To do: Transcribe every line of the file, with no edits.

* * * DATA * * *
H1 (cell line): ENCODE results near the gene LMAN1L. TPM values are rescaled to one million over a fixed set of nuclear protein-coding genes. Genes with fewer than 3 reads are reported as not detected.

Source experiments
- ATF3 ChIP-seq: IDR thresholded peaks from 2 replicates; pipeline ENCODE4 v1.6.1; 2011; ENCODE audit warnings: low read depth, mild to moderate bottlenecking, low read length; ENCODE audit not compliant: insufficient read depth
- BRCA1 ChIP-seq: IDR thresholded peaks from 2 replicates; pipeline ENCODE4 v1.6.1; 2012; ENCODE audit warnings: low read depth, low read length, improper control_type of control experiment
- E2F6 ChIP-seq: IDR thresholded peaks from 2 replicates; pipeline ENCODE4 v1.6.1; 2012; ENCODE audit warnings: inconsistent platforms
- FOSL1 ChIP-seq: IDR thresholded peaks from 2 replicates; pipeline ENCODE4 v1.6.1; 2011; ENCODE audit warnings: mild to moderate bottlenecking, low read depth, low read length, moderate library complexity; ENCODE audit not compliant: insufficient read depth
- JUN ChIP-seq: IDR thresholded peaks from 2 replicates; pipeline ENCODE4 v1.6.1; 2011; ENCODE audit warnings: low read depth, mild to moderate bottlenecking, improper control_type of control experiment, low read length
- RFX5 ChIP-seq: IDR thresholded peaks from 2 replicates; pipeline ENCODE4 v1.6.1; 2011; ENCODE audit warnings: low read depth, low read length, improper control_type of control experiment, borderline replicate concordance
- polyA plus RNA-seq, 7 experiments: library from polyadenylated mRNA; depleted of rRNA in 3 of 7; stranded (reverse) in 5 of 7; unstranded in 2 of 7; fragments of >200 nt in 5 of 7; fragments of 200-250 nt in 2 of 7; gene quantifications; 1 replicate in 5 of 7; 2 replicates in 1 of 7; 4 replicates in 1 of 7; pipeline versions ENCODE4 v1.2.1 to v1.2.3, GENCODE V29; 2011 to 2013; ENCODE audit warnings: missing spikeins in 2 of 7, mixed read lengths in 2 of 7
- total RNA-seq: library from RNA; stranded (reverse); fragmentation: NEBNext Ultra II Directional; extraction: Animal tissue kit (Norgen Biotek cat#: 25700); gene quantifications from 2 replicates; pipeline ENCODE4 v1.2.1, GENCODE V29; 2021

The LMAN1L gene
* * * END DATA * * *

H1 (cell line): ENCODE results near the gene LMAN1L. TPM values are rescaled to one million over a fixed set of nuclear protein-coding genes. Genes with fewer than 3 reads are reported as not detected.

Source experiments
- ATF3 ChIP-seq: IDR thresholded peaks from 2 replicates; pipeline ENCODE4 v1.6.1; 2011; ENCODE audit warnings: low read depth, mild to moderate bottlenecking, low read length; ENCODE audit not compliant: insufficient read depth
- BRCA1 ChIP-seq: IDR thresholded peaks from 2 replicates; pipeline ENCODE4 v1.6.1; 2012; ENCODE audit warnings: low read depth, low read length, improper control_type of control experiment
- E2F6 ChIP-seq: IDR thresholded peaks from 2 replicates; pipeline ENCODE4 v1.6.1; 2012; ENCODE audit warnings: inconsistent platforms
- FOSL1 ChIP-seq: IDR thresholded peaks from 2 replicates; pipeline ENCODE4 v1.6.1; 2011; ENCODE audit warnings: mild to moderate bottlenecking, low read depth, low read length, moderate library complexity; ENCODE audit not compliant: insufficient read depth
- JUN ChIP-seq: IDR thresholded peaks from 2 replicates; pipeline ENCODE4 v1.6.1; 2011; ENCODE audit warnings: low read depth, mild to moderate bottlenecking, improper control_type of control experiment, low read length
- RFX5 ChIP-seq: IDR thresholded peaks from 2 replicates; pipeline ENCODE4 v1.6.1; 2011; ENCODE audit warnings: low read depth, low read length, improper control_type of control experiment, borderline replicate concordance
- polyA plus RNA-seq, 7 experiments: library from polyadenylated mRNA; depleted of rRNA in 3 of 7; stranded (reverse) in 5 of 7; unstranded in 2 of 7; fragments of >200 nt in 5 of 7; fragments of 200-250 nt in 2 of 7; gene quantifications; 1 replicate in 5 of 7; 2 replicates in 1 of 7; 4 replicates in 1 of 7; pipeline versions ENCODE4 v1.2.1 to v1.2.3, GENCODE V29; 2011 to 2013; ENCODE audit warnings: missing spikeins in 2 of 7, mixed read lengths in 2 of 7
- total RNA-seq: library from RNA; stranded (reverse); fragmentation: NEBNext Ultra II Directional; extraction: Animal tissue kit (Norgen Biotek cat#: 25700); gene quantifications from 2 replicates; pipeline ENCODE4 v1.2.1, GENCODE V29; 2021

The LMAN1L gene